CalcEngine Plus

User-authored calculations for .NET

Implementing nested expressions or subexpressions

Many applications will benefit from sub-expressions: i.e. named entities which represent a calculated expression. CalcEngine Plus supports sub-expressions, which can be nested to any practical depth

Subexpression example

work = force * distance

power = work/time       

In the above example, the tag ‘work’ is a sub-expression – a named, user-defined formula.

How to support sub-expressions

Your application must keep track of tagnames and sub-expressions in its configuration database. CalcEngine Plus supports nested expressions via a “sub-expression server”. This is an object authored by you, the developer, that implements CalcEngine.ISubExpressionService. A sub-expression server is an optional object that you can pass into the CalcEngine.Parser constructor. Without it, your users can't make use of sub-expressions.

ISubExpressionService has only one method, GetSubExpressions(tagname), which returns a sub-expression (or null) for a given tagname:

        public string GetSubExpression(string tagname)
            switch (tagname)
                case "work":
                    return "force*distance";
                    return null;    // always return null if the tagname is not a sub-expression


In a real-world application you would typically be looking up tag expansions in your application’s configuration database. Whether you choose to cache subexpressions is up to you. FYI, GetSubExpression is called as part of the Parse() method, never during Result evaluation.

To make use of your sub-expression server, you simply pass it into the Parser constructor:

        var parser = new Parser(new TagValueServer(), new SubexpressionServer());


Now your users can make use of named, re-usable formulae, if your application UI allows it. A working example that demonstrates sub-expression support is here (link)

Circular reference protection

Sub-expressions can make use of other sub-expressions. They can be "nested" in this way to any practical depth.

Inevitably, when you allow your users to configure their own named expressions, there will occasionally be circular references. For example “foo=baz+bar” and “bar=3.14 x foo”. Any attempt to parse an expression with a circular reference will return an operand with HasError=true and ErrorMessage reading something like ”circular reference involving tag ‘[offending tagname]’”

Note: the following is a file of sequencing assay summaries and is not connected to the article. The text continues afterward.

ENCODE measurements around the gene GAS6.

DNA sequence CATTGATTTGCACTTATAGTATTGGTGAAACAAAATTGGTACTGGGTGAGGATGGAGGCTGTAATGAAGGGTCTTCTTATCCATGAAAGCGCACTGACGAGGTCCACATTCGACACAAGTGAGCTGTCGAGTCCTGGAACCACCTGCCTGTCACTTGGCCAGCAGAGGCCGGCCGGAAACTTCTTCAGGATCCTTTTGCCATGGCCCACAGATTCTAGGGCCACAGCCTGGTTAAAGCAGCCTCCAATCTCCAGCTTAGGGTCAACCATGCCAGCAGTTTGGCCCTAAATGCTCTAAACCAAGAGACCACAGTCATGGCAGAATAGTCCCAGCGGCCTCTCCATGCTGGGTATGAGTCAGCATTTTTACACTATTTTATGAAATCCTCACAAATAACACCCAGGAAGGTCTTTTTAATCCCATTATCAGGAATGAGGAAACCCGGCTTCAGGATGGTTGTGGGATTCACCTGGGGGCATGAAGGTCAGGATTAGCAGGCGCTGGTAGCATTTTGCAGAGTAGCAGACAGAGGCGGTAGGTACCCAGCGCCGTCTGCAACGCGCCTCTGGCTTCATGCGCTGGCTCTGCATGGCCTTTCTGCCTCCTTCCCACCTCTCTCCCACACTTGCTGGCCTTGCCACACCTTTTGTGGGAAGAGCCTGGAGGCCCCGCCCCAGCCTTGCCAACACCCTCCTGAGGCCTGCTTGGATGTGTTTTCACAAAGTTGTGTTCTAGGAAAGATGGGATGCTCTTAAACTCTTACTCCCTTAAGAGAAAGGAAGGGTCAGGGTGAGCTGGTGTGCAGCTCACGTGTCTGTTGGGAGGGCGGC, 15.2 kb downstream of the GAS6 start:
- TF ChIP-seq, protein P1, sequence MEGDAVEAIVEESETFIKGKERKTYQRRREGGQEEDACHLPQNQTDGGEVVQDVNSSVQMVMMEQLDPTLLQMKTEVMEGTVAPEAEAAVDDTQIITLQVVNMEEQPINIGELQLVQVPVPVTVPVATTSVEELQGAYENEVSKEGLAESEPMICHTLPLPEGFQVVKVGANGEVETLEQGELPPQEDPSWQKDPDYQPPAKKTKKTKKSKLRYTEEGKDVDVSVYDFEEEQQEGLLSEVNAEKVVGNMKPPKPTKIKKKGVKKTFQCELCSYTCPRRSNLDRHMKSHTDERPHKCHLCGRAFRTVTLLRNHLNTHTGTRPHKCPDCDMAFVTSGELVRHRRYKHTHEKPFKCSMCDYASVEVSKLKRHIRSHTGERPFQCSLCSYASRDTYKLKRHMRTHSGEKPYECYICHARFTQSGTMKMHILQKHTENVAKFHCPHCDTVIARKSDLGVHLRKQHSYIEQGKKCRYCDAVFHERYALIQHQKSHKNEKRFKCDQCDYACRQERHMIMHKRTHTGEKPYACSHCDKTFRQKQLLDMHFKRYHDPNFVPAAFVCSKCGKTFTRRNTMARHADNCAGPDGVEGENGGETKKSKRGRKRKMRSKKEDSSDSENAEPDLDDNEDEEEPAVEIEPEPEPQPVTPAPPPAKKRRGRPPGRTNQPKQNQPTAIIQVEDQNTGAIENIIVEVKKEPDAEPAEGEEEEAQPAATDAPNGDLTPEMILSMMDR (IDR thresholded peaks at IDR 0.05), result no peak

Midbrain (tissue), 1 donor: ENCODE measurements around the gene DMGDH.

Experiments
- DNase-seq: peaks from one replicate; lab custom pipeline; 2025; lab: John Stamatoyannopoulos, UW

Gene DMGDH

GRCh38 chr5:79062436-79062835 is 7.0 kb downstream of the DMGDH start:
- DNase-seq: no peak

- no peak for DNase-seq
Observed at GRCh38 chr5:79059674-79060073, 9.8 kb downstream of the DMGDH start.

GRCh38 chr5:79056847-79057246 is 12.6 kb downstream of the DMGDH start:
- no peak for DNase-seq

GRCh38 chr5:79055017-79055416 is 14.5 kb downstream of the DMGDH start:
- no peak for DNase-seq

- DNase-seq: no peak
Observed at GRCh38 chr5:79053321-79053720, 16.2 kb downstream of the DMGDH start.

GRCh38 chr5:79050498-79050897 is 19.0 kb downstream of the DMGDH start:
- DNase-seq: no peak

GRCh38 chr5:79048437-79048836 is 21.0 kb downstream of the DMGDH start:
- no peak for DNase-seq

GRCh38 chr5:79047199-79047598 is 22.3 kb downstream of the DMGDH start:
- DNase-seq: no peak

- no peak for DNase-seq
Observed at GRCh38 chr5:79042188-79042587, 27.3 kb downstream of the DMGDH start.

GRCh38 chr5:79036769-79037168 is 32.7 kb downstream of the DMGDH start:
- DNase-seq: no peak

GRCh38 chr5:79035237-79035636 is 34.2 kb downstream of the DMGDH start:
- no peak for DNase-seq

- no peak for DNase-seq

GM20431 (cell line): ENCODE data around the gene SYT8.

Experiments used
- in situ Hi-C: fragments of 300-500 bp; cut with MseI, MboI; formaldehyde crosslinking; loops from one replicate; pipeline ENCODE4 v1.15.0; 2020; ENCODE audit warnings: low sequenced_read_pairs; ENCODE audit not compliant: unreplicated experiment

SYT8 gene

The user's configuration experience

CalcEngine Plus does not mandate any particular user interface to allow users to define sub-expressions. It's up to you as a developer to build a UI that makes sense in the context of your application. In some (rare) circumstances you may not even need to build such a UI, e.g. if all your sub-expressions are defined by administrators in a database or config file.


Handling ugly names

Users have to be free to name their entities in a way that makes the most sense to them, but that can pose some difficulties. For example, if there is an entity that holds say, a flow-rate called "total tonnes / day" (and yep, we've seen this!) then you can see the problems that will occur when this participates in an expression:

avgdensity * total tonnes / day

It's utterly ambiguous to the parser! It turns out to be impossible to support these sorts of names without compromising our ability to pick up syntax errors and typos. In general, spaces, mathematical symbols, punctuation and brackets will always pose a problem in mathematical expressions. However, there are a couple of ways to escape them:

1. Square brackets

Example: avgdensity * [total tonnes / day]

The contents within the square brackets are interpreted literally.

Nested square brackets are OK, as long as the number of closing brackets matches the number of open brackets. For example: [item[2]]

If (for some bizarre reason) there is both a tag and a subexpression that matches the content of the square brackets, then it will be interpreted as a the name of a subexpression. If there is no sub-expression by that name, it will be interpreted as a tag name and your ITagValueService will be expected to return a value for it.

2. The tag() function

The tag function also hides its content from the parser. It is subtly different from the square brackets in the following way: The content is always interpreted as a literal tag name - never as the name of a subexpression. This capability is for fairly specialized edge cases - we anticipate that most people would use the square brackets to delimit entity names, as they work for both sub-expression names and tag names.

It's also worth mentioning

3. Custom functions

When you extend CalcEnginePlus with custom functions, you have a lot of control over how each argument to your custom function is interpreted, i.e. as a literal string or a parse-able expression.